Lord Wellesley: Background, Rule, Significant Events

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The period of British colonial rule in India witnessed the presence of numerous British officials in India. They played a significant role in shaping the course of history and the then political conditions of the country. Among others, Lord Wellesley is one such remarkable administrator who is renowned for his pivotal role in numerous events in India. In this blog, we will explore the background of Lord Wellesley, the significant events during his time in India, and more intricate details.


Lord Wellesley, also known by the name of Richard Colley Wellesley, 1st Marquess Wellesley, was born on June 20, 1760. He belonged to an Anglo-Irish family and worked as a colonial administrator and politician. In the year 1799, he was raised to the Irish peerage as Marquess Wellesley. 

Lord Wellesley served as the Governor-General of India from 1799 to 1805. Later on, he also served as Foreign Secretary in the British Cabinet and as Lord Lieutenant of Ireland in 1821. Throughout his life in Ireland, Wellesley made numerous attempts to reconcile Protestants and Roman Catholics. His reign in India is associated with numerous strategies trying to consolidate as many regions under the British regime as possible.

Significant Events Under Lord Wellesley

Below we have mentioned the significant events that happened under Lord Wellesley in India. 

Subsidiary Alliance System

Lord Wellesley is recognized for his unique Subsidiary Alliance System. Implemented in the early 19th century, this policy aimed to extend British influence in India by extending its control over the entire Indian subcontinent and its princely states. According to this system, the princely states in India were required to maintain British troops in their territories by dissolving their personal armed forces. Additionally, they were required to pay for the British army’s maintenance. In return, the British extended their protection against any foreign attack or internal revolt. 

So, when Indian states signed a Subsidiary Alliance, they would lose their independence and numerous other rights. As a result, thousands of soldiers lost their livelihoods, ultimately causing misery throughout the country. On the other hand, the Subsidiary Alliance System was extremely advantageous for the British forces. They were now able to keep up a significantly large army at low costs. 

The first Subsidiary Treaty was signed in the year 1789. It happened between the Nizam of Hyderabad and Lord Wellesley. Similarly, the Nawab of Avadh was also made to sign and comply with a Subsidiary Treaty in 1801. In this case, the Nawab had to surrender almost half of his kingdom in return for a larger subsidiary force. However, Tipu Sultan never agreed to any of such agreements, leading to the Fourth Mysore War.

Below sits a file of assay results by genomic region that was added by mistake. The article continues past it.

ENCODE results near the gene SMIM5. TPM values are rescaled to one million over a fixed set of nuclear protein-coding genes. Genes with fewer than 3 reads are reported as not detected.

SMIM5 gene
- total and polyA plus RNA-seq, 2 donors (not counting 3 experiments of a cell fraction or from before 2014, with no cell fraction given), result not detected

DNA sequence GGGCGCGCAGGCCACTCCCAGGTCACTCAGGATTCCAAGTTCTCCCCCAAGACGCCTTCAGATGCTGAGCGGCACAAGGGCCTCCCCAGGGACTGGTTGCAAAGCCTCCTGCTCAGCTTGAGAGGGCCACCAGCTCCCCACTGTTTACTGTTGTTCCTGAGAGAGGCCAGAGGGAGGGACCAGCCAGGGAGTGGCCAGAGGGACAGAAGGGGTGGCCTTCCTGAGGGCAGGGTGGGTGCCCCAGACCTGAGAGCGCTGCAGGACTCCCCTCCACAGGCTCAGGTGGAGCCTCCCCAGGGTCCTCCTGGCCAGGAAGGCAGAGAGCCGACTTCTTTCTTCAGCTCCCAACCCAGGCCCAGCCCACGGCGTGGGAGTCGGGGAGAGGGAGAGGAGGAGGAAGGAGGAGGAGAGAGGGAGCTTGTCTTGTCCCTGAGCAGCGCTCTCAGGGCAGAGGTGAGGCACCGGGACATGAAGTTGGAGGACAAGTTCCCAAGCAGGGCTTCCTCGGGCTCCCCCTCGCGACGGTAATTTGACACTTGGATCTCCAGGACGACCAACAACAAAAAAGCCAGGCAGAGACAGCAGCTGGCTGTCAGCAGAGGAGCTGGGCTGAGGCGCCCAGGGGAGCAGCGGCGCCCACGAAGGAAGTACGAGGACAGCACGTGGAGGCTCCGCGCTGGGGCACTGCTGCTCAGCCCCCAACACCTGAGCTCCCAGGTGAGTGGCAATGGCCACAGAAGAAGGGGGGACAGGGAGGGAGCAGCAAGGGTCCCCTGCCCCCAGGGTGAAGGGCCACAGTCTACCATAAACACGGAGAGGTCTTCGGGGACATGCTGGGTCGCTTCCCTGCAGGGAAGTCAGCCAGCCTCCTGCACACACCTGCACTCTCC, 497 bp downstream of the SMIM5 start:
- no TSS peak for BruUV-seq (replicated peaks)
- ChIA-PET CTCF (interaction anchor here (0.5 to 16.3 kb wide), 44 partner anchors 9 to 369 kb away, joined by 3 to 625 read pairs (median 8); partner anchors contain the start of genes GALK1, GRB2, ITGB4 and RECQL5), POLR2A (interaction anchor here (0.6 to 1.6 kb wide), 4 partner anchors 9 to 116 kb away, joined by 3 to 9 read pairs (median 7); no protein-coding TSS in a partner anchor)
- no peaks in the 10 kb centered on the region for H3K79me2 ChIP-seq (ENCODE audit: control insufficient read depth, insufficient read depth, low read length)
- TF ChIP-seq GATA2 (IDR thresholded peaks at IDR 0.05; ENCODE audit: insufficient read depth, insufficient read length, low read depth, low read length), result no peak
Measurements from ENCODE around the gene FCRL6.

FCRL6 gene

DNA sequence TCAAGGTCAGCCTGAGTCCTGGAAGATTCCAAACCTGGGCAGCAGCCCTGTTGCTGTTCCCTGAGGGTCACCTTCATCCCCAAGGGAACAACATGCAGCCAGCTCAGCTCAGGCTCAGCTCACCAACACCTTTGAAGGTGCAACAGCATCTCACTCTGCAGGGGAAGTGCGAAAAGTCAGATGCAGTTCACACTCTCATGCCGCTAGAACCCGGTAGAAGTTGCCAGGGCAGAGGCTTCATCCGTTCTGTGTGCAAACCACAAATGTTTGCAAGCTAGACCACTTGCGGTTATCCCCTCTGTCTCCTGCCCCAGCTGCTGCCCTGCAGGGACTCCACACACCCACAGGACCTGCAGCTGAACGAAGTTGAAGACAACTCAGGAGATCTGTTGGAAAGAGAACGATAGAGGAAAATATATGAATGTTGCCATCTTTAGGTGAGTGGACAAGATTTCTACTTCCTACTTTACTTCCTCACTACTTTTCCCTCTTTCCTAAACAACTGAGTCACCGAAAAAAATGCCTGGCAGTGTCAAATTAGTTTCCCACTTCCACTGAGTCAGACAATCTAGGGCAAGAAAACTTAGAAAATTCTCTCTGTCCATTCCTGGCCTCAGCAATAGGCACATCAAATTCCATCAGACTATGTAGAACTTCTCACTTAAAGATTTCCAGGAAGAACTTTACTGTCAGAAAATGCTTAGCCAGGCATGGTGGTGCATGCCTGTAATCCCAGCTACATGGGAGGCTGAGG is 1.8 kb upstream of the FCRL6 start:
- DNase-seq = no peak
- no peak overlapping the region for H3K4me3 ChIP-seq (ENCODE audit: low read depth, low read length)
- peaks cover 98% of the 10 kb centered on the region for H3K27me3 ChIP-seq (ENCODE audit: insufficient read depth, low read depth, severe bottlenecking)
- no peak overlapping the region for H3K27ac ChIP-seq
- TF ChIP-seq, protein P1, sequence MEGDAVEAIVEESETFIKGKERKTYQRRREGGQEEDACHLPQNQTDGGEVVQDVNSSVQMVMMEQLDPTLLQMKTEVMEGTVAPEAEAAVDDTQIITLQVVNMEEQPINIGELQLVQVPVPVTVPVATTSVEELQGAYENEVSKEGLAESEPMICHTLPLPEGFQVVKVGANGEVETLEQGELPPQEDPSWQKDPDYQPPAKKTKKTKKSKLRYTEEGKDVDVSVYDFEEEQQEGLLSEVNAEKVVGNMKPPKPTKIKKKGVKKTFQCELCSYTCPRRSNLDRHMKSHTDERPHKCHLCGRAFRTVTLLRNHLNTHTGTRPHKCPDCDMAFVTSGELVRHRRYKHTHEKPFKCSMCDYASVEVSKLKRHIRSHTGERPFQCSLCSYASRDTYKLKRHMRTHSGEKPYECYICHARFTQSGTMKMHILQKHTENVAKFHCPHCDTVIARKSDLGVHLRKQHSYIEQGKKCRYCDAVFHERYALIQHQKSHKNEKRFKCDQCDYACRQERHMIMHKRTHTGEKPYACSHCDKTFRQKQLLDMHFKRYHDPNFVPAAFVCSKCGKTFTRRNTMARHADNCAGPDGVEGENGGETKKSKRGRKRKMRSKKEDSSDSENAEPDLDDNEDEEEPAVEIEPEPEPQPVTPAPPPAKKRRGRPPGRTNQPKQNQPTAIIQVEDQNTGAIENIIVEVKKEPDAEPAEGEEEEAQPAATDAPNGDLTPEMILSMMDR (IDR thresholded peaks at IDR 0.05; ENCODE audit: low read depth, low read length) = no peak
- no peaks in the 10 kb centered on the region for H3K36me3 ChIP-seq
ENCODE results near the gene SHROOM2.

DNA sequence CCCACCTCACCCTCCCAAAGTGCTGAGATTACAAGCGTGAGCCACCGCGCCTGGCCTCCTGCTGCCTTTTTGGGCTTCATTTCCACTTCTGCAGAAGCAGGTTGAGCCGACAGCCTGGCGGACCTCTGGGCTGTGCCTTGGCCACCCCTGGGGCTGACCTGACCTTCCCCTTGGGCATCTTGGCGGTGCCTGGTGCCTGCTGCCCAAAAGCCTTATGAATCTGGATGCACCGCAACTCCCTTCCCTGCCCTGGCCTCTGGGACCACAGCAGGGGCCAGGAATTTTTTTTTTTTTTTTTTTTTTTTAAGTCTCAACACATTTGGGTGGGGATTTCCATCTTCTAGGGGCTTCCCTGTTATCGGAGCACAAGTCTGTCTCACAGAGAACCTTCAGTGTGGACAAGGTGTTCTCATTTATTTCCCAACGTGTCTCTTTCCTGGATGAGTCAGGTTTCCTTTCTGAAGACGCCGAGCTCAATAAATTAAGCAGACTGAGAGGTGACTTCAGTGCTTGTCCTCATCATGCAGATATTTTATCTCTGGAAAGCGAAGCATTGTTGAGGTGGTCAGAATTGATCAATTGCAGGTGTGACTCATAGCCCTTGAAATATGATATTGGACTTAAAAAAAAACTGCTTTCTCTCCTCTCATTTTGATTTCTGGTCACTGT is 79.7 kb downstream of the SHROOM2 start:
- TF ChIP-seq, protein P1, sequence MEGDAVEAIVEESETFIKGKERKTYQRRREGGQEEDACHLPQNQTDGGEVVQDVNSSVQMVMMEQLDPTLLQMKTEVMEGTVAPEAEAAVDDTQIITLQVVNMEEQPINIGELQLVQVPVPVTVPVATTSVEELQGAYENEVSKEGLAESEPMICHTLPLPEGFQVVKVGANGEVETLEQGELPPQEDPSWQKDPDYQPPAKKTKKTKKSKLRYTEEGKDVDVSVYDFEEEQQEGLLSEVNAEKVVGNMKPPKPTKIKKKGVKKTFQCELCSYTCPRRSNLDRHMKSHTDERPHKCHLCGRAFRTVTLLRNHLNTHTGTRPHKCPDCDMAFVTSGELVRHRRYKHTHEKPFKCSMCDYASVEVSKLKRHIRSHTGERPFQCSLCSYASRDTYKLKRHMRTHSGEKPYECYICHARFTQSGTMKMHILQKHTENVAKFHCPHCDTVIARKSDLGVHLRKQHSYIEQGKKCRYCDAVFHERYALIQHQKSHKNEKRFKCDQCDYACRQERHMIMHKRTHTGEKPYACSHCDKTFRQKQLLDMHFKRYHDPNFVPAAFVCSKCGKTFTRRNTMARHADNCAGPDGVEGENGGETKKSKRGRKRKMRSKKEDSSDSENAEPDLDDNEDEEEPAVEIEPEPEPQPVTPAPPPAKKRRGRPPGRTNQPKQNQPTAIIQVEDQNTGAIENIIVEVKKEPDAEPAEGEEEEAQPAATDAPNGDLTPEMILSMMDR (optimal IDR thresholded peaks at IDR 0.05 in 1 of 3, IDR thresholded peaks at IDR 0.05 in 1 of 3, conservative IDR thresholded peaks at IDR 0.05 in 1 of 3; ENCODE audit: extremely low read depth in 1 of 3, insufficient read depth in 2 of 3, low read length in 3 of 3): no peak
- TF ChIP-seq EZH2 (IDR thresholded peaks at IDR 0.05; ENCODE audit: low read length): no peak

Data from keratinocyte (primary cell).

Also Read: What Was Subsidiary Alliance? Get Complete Results, Policies & Notes to Prepare

Fourth Mysore War

It was under the governor-generalship of Lord Cornwallis that the third Mysore War was fought. Although there was no significant conclusion of this war, it surely weakened Tipu Sultan’s power. Keeping the extreme humiliation and unfortunate defeat in mind, Tipu Sultan soon retaliated by increasing his military resources and taking aid from regions like France, Afghanistan, Arabia, and Turkey.

It was evident that the Treaty of Seringapatam was unable to ensure peace between Tipu and the British forces. While he refused to accept the superiority of the Subsidiary Alliance proposed by Lord Wellesley, he went ahead with forming alliances with the French.

Ultimately, Mysore was attacked from all four sides by the British forces along with Marathas and the Nizam. Tipu’s army was outnumbered and the British secured victory at the Battle of Seringapatam in 1799. Tipu Sultan died defending his title and kingdom. 

Also Read: Lord Canning: First Viceroy of India, Life, Works

Censorship Act 1799

During the Governor-Generalship of Lord Wellesley, numerous newspapers were rising for the first time in the world. The Calcutta Gazette (1784), The Bombay Herald, The Calcutta Chronicle (1786), and The Madras Courier (1788) are some of the most popular examples. Lord Wellesley introduced the Censorship Act of 1799 to prevent the French from printing anything harmful to the British in any way. Accordingly, all newspapers were subjected to government scrutiny before publication. 

Fort William College

Lord Wellesley was an advocate of launching educational plans in India and made numerous attempts to train Civil Servants. He established Fort Williams College on the Fort William campus on July 10, 1800. It aimed to teach Britishers about Oriental cultures, traditions, and law so that they could coordinate better. 

Second Maratha War

It was during Lord Wellesley’s tenure as the Governor-General in India that the second Maratha War broke out. It is believed that one of the main causes of this war was Maratha’s resistance to the Subsidiary Alliance System of Lord Wellesley. The British forces, led by Lord Wellesley, defeated the Marathas, leading to the implementation of the Treaty of Bassein in 1802. This placed Marathas under the British Empire and thus, increased their dominion in India. 

Also Read: Complete List Of Governor General Of India


Mediatization is another effective method by which Lord Wellesley tried to expand the Company’s territory. He accused rulers of different regions such as Karnataka, Tanjor, Surat, and Farrukhabad of maladministration and took over their territories. In return, the company provided them with pensions. 

This was all about Lord Wellesley. If you wish to read more such informative blogs, check out our general knowledge page. 

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